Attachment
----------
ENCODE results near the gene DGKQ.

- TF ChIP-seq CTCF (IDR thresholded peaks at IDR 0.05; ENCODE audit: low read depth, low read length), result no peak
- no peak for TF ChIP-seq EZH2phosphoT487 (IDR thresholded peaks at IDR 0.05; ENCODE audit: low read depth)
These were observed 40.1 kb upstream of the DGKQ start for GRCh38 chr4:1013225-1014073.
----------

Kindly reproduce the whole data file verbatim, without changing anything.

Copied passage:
ENCODE results near the gene DGKQ.

- TF ChIP-seq CTCF (IDR thresholded peaks at IDR 0.05; ENCODE audit: low read depth, low read length), result no peak
- no peak for TF ChIP-seq EZH2phosphoT487 (IDR thresholded peaks at IDR 0.05; ENCODE audit: low read depth)
These were observed 40.1 kb upstream of the DGKQ start for GRCh38 chr4:1013225-1014073.